Atlas, PostgreSQL, and RETURNING

One of the powerful features of PostgreSQL is its RETURNING clause. For example, if you have a table like this ...

CREATE TABLE articles (
    article_id SERIAL PRIMARY KEY,
    title      VARCHAR(255) NOT NULL,
    -- ...

... and you insert a row using Atlas.Query with a RETURNING clause ...

/** @var $insert \Atlas\Query\Insert */
    ->columns(['title' => 'My Article'])

$pdoStatement = $insert->perform();

... then you can fetch the RETURNING column values from the PDOStatement result:

$returning = $pdoStatement->fetch(PDO::FETCH_ASSOC);
// ['created_at' => (the postgresql timestamp)]

If you have an Atlas.Table data gateway for that table, you can make use of RETURNING in your TableEvents classes to populate database-provided values into your Row objects automatically.

To do so, add a RETURNING clause in the modifyInsertRow() method, then retrieve the values into the Row in the afterInsertRow() method:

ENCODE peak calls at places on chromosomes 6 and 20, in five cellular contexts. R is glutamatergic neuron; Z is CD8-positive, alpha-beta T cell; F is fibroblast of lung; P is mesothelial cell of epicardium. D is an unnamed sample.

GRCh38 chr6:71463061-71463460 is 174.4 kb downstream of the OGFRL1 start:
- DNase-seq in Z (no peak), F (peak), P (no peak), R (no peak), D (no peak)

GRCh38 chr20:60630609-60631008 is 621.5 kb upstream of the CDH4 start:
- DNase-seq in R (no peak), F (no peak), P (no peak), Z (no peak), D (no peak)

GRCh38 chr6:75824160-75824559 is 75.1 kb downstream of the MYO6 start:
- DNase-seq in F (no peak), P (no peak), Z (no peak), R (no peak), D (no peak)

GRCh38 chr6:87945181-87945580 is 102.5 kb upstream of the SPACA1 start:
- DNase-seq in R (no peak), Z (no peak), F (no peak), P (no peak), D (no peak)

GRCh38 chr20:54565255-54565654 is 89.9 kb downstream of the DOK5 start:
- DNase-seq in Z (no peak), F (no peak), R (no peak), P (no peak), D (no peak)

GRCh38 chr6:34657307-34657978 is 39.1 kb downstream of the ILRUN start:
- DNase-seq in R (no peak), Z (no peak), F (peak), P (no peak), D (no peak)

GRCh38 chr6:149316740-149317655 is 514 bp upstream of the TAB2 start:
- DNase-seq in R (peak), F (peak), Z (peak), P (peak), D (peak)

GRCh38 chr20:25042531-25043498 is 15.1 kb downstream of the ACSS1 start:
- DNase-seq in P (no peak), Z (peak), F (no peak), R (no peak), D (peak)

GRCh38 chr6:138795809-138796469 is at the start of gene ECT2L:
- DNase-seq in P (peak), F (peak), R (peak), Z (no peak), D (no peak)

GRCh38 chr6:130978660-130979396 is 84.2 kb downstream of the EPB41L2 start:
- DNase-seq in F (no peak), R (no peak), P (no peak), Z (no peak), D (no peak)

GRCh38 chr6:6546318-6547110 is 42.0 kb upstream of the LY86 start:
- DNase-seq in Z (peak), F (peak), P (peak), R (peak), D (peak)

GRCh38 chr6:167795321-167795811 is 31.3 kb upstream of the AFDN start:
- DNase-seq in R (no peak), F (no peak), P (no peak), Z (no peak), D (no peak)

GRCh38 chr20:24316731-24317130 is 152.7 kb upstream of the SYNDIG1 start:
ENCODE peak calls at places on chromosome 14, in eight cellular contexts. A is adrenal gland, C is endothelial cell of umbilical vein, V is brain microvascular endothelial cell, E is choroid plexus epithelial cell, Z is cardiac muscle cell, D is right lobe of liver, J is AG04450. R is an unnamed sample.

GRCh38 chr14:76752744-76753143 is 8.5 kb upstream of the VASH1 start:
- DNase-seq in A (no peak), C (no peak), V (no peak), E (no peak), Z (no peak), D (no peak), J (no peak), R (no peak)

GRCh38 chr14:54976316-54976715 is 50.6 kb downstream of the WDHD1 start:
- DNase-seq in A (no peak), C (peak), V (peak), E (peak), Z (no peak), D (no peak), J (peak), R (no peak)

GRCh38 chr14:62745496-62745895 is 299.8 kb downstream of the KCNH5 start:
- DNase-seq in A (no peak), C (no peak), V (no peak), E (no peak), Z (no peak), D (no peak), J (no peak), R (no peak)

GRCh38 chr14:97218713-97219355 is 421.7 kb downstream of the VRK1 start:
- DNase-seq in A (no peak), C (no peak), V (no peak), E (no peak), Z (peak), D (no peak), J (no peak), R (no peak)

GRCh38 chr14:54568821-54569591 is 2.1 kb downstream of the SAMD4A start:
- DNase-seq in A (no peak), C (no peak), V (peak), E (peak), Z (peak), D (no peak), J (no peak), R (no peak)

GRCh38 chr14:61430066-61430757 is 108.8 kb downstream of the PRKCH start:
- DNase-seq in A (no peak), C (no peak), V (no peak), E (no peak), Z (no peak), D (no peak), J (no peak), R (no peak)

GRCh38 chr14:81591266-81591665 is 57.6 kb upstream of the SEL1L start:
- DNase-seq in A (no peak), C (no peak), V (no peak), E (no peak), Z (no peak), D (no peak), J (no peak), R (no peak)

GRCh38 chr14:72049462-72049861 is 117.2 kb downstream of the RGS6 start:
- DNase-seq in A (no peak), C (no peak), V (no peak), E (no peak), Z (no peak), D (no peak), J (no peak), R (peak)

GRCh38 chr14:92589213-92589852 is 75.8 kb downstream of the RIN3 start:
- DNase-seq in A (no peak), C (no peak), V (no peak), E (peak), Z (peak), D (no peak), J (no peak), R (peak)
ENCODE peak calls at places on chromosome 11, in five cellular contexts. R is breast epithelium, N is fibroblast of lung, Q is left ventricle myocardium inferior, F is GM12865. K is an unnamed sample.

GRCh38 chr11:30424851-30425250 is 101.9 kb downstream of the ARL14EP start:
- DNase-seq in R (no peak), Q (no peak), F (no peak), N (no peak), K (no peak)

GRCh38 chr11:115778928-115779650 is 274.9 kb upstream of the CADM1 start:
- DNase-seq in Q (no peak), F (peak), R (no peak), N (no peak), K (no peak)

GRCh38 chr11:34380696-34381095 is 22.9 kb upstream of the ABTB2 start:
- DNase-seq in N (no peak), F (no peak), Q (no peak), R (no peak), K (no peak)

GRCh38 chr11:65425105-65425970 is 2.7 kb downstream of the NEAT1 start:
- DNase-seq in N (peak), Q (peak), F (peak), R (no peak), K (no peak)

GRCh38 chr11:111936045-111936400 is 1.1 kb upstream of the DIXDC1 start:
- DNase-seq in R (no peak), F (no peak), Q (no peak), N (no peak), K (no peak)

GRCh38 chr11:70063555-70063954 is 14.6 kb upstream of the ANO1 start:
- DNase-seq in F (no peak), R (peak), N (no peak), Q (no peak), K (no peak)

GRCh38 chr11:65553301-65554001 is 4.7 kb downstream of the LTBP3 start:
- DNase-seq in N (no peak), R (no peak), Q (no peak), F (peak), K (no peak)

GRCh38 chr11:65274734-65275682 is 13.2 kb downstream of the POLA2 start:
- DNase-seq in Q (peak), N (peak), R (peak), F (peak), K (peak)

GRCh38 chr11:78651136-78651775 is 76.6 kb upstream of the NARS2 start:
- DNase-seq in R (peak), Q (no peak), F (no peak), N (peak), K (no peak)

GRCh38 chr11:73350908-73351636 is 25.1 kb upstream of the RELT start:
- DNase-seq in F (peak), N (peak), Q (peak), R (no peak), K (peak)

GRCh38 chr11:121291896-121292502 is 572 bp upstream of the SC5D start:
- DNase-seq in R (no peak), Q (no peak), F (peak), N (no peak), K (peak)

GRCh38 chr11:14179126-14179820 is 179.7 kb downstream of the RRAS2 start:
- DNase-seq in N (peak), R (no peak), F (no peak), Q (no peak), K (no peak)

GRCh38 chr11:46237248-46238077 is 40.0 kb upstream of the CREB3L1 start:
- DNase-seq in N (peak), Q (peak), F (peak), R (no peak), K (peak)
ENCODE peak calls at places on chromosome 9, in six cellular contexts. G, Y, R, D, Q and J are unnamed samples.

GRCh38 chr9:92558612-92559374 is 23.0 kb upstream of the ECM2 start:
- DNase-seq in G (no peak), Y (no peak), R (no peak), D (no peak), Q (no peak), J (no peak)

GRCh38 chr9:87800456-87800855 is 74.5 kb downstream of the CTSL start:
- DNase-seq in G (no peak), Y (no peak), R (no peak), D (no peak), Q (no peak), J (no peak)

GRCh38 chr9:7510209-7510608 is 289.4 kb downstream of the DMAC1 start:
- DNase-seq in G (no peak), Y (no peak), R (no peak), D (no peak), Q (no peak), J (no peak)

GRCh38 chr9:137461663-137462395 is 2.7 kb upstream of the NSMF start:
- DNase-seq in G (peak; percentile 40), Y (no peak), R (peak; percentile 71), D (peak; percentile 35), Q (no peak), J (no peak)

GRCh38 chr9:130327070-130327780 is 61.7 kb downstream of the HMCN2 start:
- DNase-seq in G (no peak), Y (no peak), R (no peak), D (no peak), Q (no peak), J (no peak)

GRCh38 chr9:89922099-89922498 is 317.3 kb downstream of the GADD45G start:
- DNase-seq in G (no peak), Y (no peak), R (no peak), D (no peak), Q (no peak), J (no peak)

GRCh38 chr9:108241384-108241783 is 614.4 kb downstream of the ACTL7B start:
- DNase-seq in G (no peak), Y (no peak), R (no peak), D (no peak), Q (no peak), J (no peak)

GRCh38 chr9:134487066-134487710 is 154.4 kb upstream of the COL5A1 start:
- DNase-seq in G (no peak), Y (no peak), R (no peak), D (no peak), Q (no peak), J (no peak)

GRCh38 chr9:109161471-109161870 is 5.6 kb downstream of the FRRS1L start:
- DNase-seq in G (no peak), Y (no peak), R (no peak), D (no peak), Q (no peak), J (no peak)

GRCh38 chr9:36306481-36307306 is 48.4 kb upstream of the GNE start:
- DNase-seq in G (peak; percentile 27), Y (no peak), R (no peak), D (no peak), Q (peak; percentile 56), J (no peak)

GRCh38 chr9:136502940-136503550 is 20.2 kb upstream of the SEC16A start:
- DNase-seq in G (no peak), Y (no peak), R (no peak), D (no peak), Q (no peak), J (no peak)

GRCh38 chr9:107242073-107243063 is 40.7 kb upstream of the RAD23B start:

// ...

class ArticleTableEvents extends TableEvents
    public function modifyInsertRow(
        Table $table,
        Row $row,
        Insert $insert
    ) : void

    public function afterInsertRow(
        Table $table,
        Row $row,
        Insert $insert,
        PDOStatement $pdoStatement
    ) : void
        $returning = $pdoStatement->fetch(PDO::FETCH_ASSOC);
        $row->created_at = $returning['created_at'];

Now when a Row gets inserted through the Table data gateway, the created_at value will be populated automatically.

/** @var $tableLocator \Atlas\Table\TableLocator */
$articleTable = $tableLocator->get(ArticleTable::CLASS);
$article = $articlesTable->newRow();
$article->title = 'bar';
echo $article->created_at; // the postgresql timestamp

You can do the same for updates as well, using modifyUpdateRow() and afterUpdateRow().

Bonus: becuase it uses both Atlas.Table and Atlas.Query, this functionality is available "for free" in Atlas.Orm!

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